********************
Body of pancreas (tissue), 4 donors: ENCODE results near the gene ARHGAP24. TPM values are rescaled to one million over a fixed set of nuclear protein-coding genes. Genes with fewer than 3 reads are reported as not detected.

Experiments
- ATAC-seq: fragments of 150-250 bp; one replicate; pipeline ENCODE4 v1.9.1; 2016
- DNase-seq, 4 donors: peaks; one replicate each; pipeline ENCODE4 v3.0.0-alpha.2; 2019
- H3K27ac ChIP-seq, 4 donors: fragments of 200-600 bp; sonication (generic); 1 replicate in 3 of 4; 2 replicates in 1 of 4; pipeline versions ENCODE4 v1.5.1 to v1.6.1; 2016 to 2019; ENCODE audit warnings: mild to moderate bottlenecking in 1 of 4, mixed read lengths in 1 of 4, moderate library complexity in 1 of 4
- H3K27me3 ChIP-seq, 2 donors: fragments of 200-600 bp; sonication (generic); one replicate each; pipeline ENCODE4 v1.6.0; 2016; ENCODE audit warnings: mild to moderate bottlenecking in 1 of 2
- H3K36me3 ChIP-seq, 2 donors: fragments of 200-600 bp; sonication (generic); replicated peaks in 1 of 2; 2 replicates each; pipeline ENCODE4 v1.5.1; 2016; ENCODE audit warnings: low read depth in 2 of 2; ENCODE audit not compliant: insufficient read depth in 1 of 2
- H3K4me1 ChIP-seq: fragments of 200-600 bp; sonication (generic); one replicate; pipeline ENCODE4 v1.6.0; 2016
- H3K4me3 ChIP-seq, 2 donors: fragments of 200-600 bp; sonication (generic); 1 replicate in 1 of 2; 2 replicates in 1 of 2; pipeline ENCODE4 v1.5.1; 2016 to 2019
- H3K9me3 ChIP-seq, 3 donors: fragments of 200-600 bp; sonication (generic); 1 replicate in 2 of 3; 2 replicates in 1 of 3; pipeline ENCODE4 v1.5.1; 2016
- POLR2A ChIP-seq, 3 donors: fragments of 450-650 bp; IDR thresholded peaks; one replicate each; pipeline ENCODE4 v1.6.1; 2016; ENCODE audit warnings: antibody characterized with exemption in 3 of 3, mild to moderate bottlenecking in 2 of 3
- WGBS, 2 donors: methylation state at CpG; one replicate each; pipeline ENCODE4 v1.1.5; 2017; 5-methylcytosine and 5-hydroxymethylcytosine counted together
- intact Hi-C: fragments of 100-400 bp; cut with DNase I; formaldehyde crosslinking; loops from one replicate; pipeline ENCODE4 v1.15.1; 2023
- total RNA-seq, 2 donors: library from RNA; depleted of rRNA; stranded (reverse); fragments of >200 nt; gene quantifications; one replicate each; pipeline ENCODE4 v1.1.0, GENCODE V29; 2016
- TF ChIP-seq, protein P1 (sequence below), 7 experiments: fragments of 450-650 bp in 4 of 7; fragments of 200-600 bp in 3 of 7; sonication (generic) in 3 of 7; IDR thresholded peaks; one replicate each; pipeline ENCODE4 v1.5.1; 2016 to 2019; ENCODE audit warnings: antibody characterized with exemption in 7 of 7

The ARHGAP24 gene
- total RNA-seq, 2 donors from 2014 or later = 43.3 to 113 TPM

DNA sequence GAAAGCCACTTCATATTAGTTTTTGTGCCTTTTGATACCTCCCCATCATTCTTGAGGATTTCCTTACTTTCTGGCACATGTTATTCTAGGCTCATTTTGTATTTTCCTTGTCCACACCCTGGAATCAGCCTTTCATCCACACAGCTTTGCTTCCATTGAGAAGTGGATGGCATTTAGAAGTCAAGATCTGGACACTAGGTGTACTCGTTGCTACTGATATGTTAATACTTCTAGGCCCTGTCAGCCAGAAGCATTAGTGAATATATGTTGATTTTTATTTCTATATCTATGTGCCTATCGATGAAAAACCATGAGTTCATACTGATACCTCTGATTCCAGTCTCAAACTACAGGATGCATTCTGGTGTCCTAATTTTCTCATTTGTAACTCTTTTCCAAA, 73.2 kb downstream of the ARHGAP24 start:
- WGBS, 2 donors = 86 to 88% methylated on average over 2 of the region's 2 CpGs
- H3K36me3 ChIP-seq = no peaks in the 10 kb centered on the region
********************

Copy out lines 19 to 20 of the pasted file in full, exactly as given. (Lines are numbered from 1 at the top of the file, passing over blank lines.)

- WGBS, 2 donors = 86 to 88% methylated on average over 2 of the region's 2 CpGs
- H3K36me3 ChIP-seq = no peaks in the 10 kb centered on the region